Lawyers, Doctors, Car Mechanics, and Authority

Sep 10, 2015 | Court Practices, Foreclosure, Real Court Stories, Stuff you may not know

Lawyers are heavily regulated.  I know it may not seem that way to the public, but we have to follow a lot of rules.  Many of those rules are designed to protect the public.  “Ambulance chasing” has been, well, chased off for the most part, and lawyers’ contacts with potential clients are heavily regulated.  For example, if I learn of a homeowner who might need help fending off a foreclosure, I can’t call that homeowner (or have anyone else call them for me); and if I choose to contact that person via letter, I have to stamp ADVERTISING MATERIAL in big red letters on the envelope and the letter.  That’s because an average member of the public might think they HAVE to respond to a letter they receive from a lawyer, but this ‘warning’ makes it clear that it is a solicitation.

Why would a homeowner, or anyone else for that matter, think they have to respond because the letter is from a lawyer? 

Because lawyers, doctors, and car mechanics know things. More importantly, they know how things work. Inside knowledge. That instills authority whether it is warranted or not.

So when your mechanic tells you that you sheared the transmorgerfer gears in the sprocaxle – and he does it in German, Swedish, and Japanese – you nod along and write a check. When your doctor tells you that after running four miles you need a dose of Dihydrogen oxide, you nod and write her a check.

And in the law? Well, it goes like this:

Last summer I was in court when a guy appeared by himself before a judge who was subbing in for the day. This happens, foreclosure, however, is … somewhat arcane and most definitely not in the usual purview of a covering judge.

The homeowner, of course, had no idea he had a sub and pretty much cowered – hey, it’s lonely out there when you’ve done it a thousand times, it has to be close to terrifying doing it for the first time, and with your house on the line.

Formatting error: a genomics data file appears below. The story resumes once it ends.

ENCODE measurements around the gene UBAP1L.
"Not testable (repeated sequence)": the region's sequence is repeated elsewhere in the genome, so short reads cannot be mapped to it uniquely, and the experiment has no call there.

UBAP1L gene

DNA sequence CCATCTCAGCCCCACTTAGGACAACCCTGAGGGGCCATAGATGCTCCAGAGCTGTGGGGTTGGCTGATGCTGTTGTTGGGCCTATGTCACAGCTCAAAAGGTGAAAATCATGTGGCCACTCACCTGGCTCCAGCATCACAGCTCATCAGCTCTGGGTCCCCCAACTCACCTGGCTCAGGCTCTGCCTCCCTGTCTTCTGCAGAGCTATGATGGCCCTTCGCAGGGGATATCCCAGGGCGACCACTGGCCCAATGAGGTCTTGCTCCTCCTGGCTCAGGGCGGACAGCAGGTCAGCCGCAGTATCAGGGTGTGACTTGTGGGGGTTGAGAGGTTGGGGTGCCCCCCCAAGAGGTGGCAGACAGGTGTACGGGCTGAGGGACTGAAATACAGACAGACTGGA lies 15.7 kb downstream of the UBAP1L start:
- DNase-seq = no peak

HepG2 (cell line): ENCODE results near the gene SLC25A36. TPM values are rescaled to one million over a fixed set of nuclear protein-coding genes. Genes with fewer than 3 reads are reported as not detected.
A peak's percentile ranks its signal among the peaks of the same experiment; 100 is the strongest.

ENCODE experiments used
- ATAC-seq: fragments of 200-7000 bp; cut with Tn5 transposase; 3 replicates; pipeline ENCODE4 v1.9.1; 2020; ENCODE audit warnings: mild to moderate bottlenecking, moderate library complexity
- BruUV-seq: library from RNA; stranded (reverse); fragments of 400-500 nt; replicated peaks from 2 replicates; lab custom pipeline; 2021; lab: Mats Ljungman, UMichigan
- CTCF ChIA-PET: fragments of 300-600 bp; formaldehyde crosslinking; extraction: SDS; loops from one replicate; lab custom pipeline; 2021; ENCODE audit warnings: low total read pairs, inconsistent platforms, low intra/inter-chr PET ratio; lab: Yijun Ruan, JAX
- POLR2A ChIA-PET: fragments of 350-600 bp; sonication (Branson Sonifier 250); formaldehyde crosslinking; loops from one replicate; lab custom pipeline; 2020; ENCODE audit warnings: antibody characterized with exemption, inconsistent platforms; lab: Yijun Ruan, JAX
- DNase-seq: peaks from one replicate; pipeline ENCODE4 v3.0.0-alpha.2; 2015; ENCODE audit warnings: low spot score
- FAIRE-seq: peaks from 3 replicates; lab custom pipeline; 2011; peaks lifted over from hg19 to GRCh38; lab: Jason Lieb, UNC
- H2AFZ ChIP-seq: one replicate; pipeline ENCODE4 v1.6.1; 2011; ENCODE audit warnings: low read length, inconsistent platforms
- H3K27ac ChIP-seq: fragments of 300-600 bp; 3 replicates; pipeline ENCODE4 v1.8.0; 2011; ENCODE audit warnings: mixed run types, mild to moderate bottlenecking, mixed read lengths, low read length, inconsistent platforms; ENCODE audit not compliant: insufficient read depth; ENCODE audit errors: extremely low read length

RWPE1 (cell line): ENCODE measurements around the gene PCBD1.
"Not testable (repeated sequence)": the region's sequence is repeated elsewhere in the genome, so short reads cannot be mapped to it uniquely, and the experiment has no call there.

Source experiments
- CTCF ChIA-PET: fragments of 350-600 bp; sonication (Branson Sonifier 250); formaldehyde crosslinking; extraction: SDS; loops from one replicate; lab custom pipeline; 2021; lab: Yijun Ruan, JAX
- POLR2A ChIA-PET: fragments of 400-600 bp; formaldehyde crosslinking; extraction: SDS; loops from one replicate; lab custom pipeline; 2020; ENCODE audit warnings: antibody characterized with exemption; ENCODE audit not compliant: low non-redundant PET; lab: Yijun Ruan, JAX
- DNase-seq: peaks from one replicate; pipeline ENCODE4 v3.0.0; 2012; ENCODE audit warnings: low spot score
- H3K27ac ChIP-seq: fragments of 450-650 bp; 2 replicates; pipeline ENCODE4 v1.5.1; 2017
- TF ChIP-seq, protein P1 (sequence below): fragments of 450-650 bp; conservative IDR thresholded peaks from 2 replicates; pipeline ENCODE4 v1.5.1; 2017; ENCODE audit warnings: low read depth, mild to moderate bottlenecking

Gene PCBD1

The judge was not gentle. He pronounced a date by which time the homeowner had to sell, pay all the past due payments or refinance the house. Period. The guy  explained, quite nicely, that he had a good job (with a state agency) and was there anything he could do?

No, the judge entered judgment and then said, “Sir, you better start packing.”

A few days later the homeowner got to me,  6 weeks later, he was on a payment plan with his mortgage lender.He’s still in his home. Had he taken the judge’s word – as most would, a Judge is a pretty intimidating authority figure – he would have bagged it and left his home and who knows.

I wish I could stamp “I’M ON YOUR SIDE” or “AN ADVOCATE FOR YOU” in red caps on the letters I send out to potential clients.  But I respect the rules and the reasons for them so I’m thrilled when someone in need sees past the big red letters and calls and asks for help.

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I’ll talk to anyone who is currently behind on their mortgage, thinks they may not be able to afford their mortgage in the coming months, or is already in foreclosure. The earlier we talk, the more options you have.

… Sarah Poriss.

Sarah Poriss, Attorney at Law, LLC is the largest woman-owned foreclosure defense law firm in Connecticut, providing homeowners with quality legal counsel in foreclosure mediation and foreclosure defense.

Working at Consumer Law Group in Rocky Hill, Connecticut for four years, Sarah specialized in representing consumers facing financial crises like debt collection harassment and identity theft. Upon opening her own office, she expanded her focus to defending consumers sued by credit card companies and representing homeowners in foreclosure.

Sarah has elevated her practice by exclusively representing clients with money issues. She played a crucial role in drafting foreclosure mediation rules as a member of Connecticut’s Bench-Bar Foreclosure Committee for seven years.

Additionally, she contributed to the Bench-Bar Small Claims Committee to enhance clarity in small claims proceedings and ensure debt collectors provide substantial evidence to win cases.

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